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Last of King Tut

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“King Tut: Treasures of the Golden Pharaoh” is an exhibit located at the California Science Center in Los Angeles. The exhibit is open until Jan. 9, 2019. Most morning time slots to visit the museum have already been sold out, and this is the last time the exhibits will be shown before it leaves the U.S. forever and returns to Egypt, where its final resting place is being constructed. Admission fees range from $19.50-$30 depending on age and whether the buyer will be watching the exclusive film that supplements the exhibit.
King Tutankhamun, more commonly known as King Tut, was the son of King Akhenaten and Queen Nefertiti. Tut was only king for a decade; his reign was cut short by his tragic death at age 19 from a lethal infection caused by a broken leg. The 3,300-year-old tomb was “discovered” by British archaeologist Howard Carter on Nov. 4, 1922. What most do not know is that Carter was actually led to the tomb by a young boy who showed him the steps leading down to it, which was supposedly protected by a curse that allegedly resulted in Carter’s death.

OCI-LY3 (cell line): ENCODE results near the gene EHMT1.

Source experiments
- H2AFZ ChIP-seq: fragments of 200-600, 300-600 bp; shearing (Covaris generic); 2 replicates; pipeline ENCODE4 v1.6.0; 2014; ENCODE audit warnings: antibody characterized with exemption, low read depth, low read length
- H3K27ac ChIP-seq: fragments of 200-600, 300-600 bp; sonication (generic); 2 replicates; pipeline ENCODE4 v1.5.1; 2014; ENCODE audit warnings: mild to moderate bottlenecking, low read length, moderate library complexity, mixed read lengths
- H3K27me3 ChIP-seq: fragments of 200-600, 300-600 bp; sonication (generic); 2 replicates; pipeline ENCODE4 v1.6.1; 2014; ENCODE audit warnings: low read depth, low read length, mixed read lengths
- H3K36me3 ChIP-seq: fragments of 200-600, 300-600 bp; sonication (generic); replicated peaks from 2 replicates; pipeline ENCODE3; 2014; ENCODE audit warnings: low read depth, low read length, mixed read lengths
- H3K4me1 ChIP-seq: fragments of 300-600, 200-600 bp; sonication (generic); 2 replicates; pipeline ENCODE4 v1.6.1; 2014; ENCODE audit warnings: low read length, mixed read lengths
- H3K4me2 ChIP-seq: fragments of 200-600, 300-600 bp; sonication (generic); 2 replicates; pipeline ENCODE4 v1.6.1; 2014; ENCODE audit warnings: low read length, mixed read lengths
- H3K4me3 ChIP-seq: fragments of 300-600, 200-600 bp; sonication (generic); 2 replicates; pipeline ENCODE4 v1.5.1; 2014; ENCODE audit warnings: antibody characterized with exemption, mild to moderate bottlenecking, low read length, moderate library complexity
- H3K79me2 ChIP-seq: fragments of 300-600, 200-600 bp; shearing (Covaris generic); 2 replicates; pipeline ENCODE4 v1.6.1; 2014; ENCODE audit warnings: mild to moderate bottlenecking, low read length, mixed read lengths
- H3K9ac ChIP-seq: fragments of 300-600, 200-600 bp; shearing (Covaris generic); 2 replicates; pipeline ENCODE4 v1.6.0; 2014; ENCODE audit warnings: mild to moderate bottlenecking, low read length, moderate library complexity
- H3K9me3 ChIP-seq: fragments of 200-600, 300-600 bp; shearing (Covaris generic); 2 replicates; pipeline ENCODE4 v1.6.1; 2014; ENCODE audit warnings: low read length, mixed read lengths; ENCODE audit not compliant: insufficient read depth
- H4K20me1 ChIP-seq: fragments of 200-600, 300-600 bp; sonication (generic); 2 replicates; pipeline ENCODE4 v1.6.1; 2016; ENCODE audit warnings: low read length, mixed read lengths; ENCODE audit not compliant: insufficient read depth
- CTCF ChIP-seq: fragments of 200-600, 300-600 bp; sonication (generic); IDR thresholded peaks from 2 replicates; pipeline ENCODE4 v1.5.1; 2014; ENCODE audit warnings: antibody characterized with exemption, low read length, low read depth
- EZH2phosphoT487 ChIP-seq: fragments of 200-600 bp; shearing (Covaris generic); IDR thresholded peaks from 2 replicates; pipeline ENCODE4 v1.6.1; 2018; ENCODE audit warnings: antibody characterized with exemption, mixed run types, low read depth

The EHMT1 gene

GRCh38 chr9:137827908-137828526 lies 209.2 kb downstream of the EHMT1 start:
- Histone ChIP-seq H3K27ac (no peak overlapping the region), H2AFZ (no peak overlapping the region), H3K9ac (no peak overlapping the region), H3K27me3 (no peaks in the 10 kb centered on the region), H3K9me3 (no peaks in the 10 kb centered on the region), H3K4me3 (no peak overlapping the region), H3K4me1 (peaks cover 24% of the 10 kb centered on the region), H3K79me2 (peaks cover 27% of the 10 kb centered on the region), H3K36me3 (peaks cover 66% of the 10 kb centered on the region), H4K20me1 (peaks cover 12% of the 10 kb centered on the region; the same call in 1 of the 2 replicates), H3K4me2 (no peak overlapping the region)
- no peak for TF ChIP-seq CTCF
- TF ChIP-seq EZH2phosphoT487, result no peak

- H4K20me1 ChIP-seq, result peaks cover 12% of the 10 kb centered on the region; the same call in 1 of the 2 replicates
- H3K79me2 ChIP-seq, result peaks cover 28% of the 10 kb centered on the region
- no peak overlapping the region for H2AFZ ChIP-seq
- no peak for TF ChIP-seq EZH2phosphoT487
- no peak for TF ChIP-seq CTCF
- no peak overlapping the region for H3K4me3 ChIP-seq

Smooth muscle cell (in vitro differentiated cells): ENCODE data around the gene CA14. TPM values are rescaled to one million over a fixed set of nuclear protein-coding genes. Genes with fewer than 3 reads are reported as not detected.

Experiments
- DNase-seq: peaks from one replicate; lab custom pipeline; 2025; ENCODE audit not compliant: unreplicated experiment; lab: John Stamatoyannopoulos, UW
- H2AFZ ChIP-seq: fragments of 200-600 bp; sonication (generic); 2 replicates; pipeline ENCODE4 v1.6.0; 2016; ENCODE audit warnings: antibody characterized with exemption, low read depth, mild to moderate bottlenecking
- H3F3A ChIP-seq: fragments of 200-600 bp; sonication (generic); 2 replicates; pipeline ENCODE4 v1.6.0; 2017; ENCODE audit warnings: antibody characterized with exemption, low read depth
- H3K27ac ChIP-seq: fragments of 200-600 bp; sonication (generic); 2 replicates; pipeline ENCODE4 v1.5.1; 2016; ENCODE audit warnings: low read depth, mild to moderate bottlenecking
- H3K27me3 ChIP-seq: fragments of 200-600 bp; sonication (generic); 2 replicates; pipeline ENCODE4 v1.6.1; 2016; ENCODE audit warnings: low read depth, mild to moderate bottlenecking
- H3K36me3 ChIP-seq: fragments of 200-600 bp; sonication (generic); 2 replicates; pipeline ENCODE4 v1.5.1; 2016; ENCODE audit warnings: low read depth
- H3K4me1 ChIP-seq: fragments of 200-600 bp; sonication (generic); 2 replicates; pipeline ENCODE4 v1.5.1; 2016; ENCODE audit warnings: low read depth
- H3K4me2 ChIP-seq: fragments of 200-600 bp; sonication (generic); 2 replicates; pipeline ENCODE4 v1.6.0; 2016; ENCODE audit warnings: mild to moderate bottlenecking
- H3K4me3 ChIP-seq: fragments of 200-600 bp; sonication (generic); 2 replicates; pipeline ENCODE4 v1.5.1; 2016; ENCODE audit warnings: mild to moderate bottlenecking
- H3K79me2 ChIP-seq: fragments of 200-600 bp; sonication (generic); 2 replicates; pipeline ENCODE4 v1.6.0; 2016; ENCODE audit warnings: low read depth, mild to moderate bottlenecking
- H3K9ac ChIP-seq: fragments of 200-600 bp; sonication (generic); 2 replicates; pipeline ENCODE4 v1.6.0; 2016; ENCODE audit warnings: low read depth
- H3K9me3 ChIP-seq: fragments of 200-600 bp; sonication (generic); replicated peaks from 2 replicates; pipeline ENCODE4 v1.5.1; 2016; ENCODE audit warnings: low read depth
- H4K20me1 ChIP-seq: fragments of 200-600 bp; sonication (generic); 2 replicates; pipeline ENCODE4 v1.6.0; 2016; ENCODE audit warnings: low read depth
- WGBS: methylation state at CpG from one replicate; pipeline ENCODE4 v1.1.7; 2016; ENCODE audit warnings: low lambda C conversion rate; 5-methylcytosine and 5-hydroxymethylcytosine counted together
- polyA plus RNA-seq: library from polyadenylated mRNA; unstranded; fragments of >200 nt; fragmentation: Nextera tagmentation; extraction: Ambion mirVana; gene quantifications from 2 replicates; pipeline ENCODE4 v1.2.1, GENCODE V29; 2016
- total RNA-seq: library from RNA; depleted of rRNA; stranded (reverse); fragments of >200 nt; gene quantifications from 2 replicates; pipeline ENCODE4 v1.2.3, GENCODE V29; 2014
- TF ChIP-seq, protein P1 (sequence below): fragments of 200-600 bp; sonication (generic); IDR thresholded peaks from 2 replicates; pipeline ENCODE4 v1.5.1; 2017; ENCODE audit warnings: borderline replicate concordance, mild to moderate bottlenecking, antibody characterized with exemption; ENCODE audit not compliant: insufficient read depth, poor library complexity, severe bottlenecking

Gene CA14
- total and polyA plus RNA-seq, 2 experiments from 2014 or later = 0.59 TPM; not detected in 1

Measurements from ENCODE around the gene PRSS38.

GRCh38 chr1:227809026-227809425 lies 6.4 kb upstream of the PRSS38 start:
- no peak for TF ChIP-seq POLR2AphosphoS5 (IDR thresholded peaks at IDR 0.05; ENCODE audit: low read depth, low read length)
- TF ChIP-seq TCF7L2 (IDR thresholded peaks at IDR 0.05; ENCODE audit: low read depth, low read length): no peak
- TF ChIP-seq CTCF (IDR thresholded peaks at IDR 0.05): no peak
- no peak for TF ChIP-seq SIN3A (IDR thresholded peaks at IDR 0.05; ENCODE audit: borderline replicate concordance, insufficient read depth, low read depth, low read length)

The exhibit is split between two floors and has nine galleries with over 150 artifacts on display. There are four sections throughout those two floors and nine galleries. The first three give an overview of the funeral processes that Tut underwent, and the fourth explains how the tomb was uncovered. The first funeral process is the preparation for burial, and then the journey to the underworld. After that, there would be rebirth to eternity. Some of the main pieces are a lifesize statue of Tut himself, his funeral bed, and a large sentinel that guarded Tut’s Ka, his spirit. In addition to all of this, there is an immersive 3D part of the exhibit, which brings Ancient Egypt to life.
The exhibit’s temporary residence in Los Angeles is the final opportunity for people to behold the wonders of the young king’s tomb. The Egyptians believed that an individual truly passes away when the last person to speak his or her name dies, so go to the exhibit, learn and remember for as long as you do, King Tutankhamen lives immortal.

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Last of King Tut